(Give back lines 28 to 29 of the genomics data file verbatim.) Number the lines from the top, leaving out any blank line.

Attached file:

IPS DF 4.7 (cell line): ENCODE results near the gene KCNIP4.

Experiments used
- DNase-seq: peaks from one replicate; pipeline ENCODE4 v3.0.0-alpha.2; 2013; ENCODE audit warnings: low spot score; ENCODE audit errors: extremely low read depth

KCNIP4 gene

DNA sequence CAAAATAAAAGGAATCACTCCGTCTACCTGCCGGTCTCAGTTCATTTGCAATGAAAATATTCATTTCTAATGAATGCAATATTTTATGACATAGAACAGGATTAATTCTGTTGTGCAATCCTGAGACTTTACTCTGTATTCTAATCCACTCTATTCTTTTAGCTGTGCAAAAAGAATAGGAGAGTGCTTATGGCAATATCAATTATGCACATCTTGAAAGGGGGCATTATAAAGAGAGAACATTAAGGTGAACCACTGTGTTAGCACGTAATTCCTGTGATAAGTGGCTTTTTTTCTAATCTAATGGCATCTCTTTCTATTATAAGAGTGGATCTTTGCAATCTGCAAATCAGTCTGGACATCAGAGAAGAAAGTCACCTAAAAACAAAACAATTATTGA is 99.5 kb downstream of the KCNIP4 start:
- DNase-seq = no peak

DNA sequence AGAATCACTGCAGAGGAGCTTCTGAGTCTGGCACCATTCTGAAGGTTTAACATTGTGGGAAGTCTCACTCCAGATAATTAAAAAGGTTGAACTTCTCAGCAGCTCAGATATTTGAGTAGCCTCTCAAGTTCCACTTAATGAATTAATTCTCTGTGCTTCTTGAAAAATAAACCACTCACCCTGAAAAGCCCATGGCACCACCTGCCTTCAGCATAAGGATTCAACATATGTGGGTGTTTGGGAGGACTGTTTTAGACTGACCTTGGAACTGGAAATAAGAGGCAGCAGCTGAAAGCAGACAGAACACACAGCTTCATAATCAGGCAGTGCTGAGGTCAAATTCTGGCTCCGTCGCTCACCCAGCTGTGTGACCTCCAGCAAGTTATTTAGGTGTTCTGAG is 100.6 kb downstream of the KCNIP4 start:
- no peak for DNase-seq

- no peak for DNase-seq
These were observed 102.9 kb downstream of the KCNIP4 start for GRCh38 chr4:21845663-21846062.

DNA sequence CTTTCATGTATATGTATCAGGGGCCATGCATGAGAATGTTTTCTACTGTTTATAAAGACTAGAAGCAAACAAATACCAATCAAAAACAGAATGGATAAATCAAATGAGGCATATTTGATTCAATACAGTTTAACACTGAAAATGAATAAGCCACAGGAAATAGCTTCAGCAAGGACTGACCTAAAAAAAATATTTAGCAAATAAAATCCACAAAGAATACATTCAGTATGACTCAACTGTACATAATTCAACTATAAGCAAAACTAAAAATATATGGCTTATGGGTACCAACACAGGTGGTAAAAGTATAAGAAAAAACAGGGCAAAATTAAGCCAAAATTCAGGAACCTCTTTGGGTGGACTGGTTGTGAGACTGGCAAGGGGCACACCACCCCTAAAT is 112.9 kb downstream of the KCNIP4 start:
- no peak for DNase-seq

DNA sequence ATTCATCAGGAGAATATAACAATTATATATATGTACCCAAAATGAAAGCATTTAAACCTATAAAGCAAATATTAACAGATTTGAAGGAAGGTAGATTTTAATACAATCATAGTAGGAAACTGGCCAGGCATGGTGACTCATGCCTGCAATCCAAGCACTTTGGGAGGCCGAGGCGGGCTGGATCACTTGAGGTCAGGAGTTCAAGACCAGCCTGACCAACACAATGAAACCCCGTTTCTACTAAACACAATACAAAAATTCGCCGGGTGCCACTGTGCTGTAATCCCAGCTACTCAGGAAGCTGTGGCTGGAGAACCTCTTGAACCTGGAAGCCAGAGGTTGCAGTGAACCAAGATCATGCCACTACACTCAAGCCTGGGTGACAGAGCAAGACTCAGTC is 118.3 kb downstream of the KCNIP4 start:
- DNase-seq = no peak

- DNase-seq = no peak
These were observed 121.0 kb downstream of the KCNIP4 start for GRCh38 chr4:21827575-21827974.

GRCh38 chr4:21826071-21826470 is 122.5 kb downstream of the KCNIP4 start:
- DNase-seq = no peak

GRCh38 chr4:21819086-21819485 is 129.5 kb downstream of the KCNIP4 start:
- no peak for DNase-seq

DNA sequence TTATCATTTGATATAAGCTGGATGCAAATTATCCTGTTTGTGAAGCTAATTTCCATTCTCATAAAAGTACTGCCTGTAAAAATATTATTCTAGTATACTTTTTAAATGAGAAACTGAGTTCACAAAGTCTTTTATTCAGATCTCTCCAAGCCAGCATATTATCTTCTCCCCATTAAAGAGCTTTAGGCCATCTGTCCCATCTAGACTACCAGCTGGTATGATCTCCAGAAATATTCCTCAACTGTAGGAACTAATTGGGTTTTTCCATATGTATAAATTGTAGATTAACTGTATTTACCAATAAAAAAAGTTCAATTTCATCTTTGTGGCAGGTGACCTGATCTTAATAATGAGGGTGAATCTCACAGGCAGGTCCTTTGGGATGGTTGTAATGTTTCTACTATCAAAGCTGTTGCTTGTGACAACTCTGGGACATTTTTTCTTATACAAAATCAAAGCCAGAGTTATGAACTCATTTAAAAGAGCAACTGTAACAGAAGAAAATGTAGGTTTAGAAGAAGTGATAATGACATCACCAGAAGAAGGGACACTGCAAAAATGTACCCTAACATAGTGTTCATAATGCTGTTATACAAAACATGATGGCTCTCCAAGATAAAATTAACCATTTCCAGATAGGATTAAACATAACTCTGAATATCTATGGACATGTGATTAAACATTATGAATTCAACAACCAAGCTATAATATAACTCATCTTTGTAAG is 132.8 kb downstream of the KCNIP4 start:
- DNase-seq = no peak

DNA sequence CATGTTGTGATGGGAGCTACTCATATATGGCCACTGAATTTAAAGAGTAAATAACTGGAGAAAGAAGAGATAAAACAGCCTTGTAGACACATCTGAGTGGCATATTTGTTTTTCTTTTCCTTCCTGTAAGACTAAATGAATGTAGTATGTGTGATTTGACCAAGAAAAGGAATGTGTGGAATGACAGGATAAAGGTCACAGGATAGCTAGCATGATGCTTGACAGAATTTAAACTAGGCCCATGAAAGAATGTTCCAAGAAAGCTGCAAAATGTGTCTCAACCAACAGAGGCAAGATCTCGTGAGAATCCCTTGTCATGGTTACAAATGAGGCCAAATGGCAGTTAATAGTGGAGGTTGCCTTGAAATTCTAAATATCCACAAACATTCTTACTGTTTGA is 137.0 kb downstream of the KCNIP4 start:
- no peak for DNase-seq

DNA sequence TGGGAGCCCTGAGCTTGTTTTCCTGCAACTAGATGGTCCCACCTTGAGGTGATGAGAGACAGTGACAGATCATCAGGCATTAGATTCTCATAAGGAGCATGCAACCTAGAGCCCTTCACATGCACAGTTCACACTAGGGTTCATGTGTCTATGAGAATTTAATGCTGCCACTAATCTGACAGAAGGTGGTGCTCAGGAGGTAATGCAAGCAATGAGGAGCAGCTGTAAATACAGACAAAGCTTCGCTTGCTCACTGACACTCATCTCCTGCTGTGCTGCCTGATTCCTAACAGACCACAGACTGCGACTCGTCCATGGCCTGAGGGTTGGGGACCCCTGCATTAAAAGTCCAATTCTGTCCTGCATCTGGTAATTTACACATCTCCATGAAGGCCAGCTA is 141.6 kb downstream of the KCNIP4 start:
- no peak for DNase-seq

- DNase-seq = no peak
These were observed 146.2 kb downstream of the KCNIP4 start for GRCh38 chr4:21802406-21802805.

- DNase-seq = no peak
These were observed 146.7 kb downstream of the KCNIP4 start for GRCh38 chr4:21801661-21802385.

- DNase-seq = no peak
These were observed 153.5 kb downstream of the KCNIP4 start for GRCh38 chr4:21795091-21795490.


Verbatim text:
These were observed 146.2 kb downstream of the KCNIP4 start for GRCh38 chr4:21802406-21802805.

- DNase-seq = no peak